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Positive Initial Reaction to Sotomayor Nomination

Positive Initial Reaction to Sotomayor Nomination

PRINCETON, NJ -- Americans' first reactions to the news of President Obama's nomination of Judge Sonia Sotomayor to serve on the U.S. Supreme Court are decidedly more positive than negative, with 47% rating the nomination as "excellent" or "good," 20% rating it "only fair," and 13% rating it "poor."


These results are based on a one-night poll conducted Tuesday, the same day Obama officially announced Sotomayor as his choice to replace the retiring Justice David Souter on the Supreme Court.

Gallup conducted similar reaction polls immediately after former President George W. Bush's nominations of John Roberts, Samuel Alito, and Harriet Miers for the Supreme Court in 2005. Although in all instances, the reactions were more positive than negative, the net positive rating (the percentage excellent or good minus the percentage only fair or poor) was highest for Roberts and Sotomayor, and lowest for Alito and Miers.


Given that Sotomayor's nomination was made by a Democratic president, it is not surprising to find reactions to her selection that are much more positive among Democrats than among Republicans.


Comparing ratings of Sotomayor to those of the three previous nominees (all chosen by the Republican President Bush) suggests that the current partisan reaction to Sotomayor follows a fairly standard pattern. Between 72% and 79% of those identifying with the party of the president making the nomination react positively to the candidates. There is a slightly larger range in positive ratings among those identifying with the party not controlling the White House at the time of the nomination: from a high of 31% of Democrats who supported Roberts and 29% of Republicans who support Sotomayor, to a low of 18% of Democrats who supported Alito.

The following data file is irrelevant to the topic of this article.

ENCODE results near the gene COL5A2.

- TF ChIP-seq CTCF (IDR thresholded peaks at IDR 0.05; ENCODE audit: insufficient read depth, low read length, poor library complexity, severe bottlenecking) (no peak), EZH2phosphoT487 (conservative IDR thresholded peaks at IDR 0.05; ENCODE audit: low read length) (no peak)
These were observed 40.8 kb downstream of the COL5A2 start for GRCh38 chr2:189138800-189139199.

There are two primary reasons why Sotomayor's nomination could in theory appeal to women:

  1. She would become the second female justice on the Court.
  2. She has been nominated by a Democratic president at a time when women are significantly more likely to identify with his party than with the Republican Party.

Indeed, the data show a significant gender skew in reaction to Sotomayor's appointment.


Interestingly, the gender gap in positive reactions to Sotomayor is the largest such gap for the four most recent Supreme Court nominations -- in either direction. Alito had higher approval among men than among women (by eight points), but both Miers and Roberts had essentially the same level of positive reactions across genders.


Much of the discussion about Obama's nomination decision has focused on his clear intent to appoint a woman, given the fact that there is currently only one female justice on the Court. Additionally, it has been widely noted that Sotomayor would be the first Hispanic on the Court if she is confirmed by the Senate.

Still, it appears Americans believe that Sotomayor's intellectual credentials and experience were more important to Obama in his decision to nominate her than were her demographic characteristics.

The May 26 Gallup Poll asked Americans for their perceptions of the importance of five of Sotomayor's characteristics in Obama's thinking when he decided to nominate her. The public downgrades the perceived importance to Obama of Sotomayor's gender and ethnicity; only 39% and 34%, respectively, call these very important to him. Instead, majorities believe that he heavily valued her experience as a federal judge (61%), her intellect (59%), and her views and judicial record (52%).


Survey Methods

Results are based on telephone interviews with 1,015 national adults, aged 18 and older, conducted May 26, 2009. For results based on the total sample of national adults, one can say with 95% confidence that the maximum margin of sampling error is ±3 percentage points.

Interviews are conducted with respondents on land-line telephones (for respondents with a land-line telephone) and cellular phones (for respondents who are cell-phone only).

In addition to sampling error, question wording and practical difficulties in conducting surveys can introduce error or bias into the findings of public opinion polls.

Polls conducted entirely in one day, such as this one, are subject to additional error or bias not found in polls conducted over several days.

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